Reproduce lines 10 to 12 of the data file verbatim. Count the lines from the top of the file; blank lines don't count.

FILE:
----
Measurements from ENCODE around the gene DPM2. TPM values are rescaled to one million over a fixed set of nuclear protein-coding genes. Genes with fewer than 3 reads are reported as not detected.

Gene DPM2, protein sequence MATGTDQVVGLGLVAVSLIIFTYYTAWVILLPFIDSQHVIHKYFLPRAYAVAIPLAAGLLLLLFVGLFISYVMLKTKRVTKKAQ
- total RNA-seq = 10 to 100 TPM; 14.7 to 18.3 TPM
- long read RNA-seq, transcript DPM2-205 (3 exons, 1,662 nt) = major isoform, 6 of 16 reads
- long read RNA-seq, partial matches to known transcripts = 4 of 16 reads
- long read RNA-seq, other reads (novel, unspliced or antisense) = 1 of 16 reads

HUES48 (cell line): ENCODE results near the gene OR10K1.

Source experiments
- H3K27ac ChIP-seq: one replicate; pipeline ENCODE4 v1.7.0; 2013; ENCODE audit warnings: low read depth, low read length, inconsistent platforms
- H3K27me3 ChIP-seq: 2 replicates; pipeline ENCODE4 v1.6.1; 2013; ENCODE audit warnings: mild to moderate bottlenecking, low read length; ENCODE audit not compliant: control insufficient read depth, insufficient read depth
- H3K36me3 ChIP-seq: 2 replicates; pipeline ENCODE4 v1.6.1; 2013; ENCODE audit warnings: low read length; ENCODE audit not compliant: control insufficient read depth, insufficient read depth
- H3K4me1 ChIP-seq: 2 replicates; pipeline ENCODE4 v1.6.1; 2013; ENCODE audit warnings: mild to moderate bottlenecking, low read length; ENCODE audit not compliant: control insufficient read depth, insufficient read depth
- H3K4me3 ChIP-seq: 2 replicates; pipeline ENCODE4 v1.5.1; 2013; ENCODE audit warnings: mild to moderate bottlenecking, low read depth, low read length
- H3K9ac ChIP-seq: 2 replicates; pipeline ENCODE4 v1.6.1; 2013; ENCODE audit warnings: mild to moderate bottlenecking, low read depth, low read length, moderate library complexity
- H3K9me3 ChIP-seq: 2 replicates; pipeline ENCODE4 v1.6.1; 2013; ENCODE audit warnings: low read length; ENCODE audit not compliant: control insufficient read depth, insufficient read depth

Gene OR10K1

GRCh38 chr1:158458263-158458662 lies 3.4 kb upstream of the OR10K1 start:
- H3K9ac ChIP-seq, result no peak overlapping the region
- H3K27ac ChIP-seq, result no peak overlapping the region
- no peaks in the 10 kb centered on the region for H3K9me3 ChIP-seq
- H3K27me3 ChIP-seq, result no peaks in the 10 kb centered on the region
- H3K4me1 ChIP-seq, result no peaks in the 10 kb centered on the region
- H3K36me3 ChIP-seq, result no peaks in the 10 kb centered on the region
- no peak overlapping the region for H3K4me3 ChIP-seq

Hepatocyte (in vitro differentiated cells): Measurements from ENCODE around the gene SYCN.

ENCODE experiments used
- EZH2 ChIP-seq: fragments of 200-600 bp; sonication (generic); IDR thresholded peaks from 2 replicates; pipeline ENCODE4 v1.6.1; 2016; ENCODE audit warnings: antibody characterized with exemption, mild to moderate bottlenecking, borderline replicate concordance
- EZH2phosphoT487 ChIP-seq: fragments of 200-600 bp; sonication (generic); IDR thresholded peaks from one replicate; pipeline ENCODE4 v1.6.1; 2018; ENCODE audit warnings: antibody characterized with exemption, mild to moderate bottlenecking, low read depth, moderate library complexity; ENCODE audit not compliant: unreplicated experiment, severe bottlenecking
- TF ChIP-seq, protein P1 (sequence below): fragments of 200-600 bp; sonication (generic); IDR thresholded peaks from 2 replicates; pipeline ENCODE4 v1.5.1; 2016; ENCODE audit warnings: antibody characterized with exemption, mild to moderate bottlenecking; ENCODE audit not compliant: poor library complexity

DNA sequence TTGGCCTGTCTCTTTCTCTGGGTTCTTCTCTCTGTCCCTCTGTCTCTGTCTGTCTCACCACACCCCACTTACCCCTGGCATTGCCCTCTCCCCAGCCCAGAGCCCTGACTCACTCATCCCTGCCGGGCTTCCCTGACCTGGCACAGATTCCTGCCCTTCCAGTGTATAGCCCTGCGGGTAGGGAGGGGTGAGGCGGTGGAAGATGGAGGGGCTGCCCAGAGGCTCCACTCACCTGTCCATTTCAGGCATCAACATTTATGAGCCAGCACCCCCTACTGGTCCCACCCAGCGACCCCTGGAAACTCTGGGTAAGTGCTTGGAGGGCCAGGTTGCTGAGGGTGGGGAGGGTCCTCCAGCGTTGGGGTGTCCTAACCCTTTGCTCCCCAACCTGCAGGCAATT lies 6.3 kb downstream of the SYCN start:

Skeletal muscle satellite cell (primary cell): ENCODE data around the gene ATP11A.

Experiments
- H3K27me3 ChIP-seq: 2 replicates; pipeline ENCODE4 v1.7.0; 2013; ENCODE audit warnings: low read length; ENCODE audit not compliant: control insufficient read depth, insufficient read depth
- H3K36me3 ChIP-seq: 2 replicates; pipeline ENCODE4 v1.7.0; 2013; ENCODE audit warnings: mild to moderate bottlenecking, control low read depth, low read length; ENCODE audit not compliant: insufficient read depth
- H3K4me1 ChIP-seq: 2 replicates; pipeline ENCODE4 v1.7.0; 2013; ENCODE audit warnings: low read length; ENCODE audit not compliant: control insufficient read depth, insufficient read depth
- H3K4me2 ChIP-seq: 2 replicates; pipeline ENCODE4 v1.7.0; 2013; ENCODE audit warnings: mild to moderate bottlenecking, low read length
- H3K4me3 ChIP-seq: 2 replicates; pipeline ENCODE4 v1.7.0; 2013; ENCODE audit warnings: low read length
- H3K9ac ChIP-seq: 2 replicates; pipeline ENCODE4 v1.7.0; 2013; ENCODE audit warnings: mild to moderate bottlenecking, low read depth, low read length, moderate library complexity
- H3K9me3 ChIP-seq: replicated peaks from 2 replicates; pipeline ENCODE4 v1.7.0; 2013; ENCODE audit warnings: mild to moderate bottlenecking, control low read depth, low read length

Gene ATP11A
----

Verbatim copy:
- H3K27me3 ChIP-seq: 2 replicates; pipeline ENCODE4 v1.6.1; 2013; ENCODE audit warnings: mild to moderate bottlenecking, low read length; ENCODE audit not compliant: control insufficient read depth, insufficient read depth
- H3K36me3 ChIP-seq: 2 replicates; pipeline ENCODE4 v1.6.1; 2013; ENCODE audit warnings: low read length; ENCODE audit not compliant: control insufficient read depth, insufficient read depth
- H3K4me1 ChIP-seq: 2 replicates; pipeline ENCODE4 v1.6.1; 2013; ENCODE audit warnings: mild to moderate bottlenecking, low read length; ENCODE audit not compliant: control insufficient read depth, insufficient read depth